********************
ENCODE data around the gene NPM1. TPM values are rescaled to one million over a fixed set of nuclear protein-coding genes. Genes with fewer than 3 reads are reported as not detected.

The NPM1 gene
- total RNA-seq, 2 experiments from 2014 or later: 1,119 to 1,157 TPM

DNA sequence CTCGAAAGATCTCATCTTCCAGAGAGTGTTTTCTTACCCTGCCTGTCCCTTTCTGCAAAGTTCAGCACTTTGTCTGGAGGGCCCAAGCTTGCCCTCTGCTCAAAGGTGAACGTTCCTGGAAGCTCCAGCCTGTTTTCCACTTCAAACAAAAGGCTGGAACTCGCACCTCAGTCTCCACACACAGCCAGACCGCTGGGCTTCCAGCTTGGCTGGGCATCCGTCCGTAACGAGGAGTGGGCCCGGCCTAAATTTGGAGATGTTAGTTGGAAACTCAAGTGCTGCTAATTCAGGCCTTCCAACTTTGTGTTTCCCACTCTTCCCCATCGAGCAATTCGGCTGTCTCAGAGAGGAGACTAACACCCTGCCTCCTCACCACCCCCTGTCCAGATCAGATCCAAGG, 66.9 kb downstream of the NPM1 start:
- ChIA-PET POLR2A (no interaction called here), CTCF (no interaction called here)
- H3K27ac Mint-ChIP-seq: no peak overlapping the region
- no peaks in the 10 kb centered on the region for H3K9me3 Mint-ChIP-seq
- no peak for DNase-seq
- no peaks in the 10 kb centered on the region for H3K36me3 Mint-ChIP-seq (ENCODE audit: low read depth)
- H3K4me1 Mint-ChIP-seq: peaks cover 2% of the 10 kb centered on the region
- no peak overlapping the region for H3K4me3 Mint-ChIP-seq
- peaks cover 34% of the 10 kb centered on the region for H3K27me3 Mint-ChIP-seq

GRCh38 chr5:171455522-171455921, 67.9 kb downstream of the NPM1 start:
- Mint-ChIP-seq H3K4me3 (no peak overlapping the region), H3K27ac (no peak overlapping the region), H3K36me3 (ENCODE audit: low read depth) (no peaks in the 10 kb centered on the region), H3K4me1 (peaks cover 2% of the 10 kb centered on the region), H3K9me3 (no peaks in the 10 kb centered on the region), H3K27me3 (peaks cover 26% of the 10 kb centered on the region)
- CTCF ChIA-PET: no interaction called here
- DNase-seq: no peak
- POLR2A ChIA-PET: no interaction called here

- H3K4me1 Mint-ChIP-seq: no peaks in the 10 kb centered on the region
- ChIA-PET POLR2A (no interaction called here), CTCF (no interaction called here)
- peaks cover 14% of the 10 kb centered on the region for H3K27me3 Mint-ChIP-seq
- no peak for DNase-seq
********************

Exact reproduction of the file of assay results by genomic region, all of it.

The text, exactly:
ENCODE data around the gene NPM1. TPM values are rescaled to one million over a fixed set of nuclear protein-coding genes. Genes with fewer than 3 reads are reported as not detected.

The NPM1 gene
- total RNA-seq, 2 experiments from 2014 or later: 1,119 to 1,157 TPM

DNA sequence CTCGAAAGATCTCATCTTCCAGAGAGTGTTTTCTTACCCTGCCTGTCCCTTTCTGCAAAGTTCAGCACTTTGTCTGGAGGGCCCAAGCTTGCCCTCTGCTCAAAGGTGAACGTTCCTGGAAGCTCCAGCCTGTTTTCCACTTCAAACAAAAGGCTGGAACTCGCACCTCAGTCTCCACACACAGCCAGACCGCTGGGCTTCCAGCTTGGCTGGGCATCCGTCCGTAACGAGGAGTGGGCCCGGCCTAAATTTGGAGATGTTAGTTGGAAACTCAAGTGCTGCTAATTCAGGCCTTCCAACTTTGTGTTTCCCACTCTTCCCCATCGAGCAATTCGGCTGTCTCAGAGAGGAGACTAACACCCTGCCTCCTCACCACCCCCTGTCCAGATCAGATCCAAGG, 66.9 kb downstream of the NPM1 start:
- ChIA-PET POLR2A (no interaction called here), CTCF (no interaction called here)
- H3K27ac Mint-ChIP-seq: no peak overlapping the region
- no peaks in the 10 kb centered on the region for H3K9me3 Mint-ChIP-seq
- no peak for DNase-seq
- no peaks in the 10 kb centered on the region for H3K36me3 Mint-ChIP-seq (ENCODE audit: low read depth)
- H3K4me1 Mint-ChIP-seq: peaks cover 2% of the 10 kb centered on the region
- no peak overlapping the region for H3K4me3 Mint-ChIP-seq
- peaks cover 34% of the 10 kb centered on the region for H3K27me3 Mint-ChIP-seq

GRCh38 chr5:171455522-171455921, 67.9 kb downstream of the NPM1 start:
- Mint-ChIP-seq H3K4me3 (no peak overlapping the region), H3K27ac (no peak overlapping the region), H3K36me3 (ENCODE audit: low read depth) (no peaks in the 10 kb centered on the region), H3K4me1 (peaks cover 2% of the 10 kb centered on the region), H3K9me3 (no peaks in the 10 kb centered on the region), H3K27me3 (peaks cover 26% of the 10 kb centered on the region)
- CTCF ChIA-PET: no interaction called here
- DNase-seq: no peak
- POLR2A ChIA-PET: no interaction called here

- H3K4me1 Mint-ChIP-seq: no peaks in the 10 kb centered on the region
- ChIA-PET POLR2A (no interaction called here), CTCF (no interaction called here)
- peaks cover 14% of the 10 kb centered on the region for H3K27me3 Mint-ChIP-seq
- no peak for DNase-seq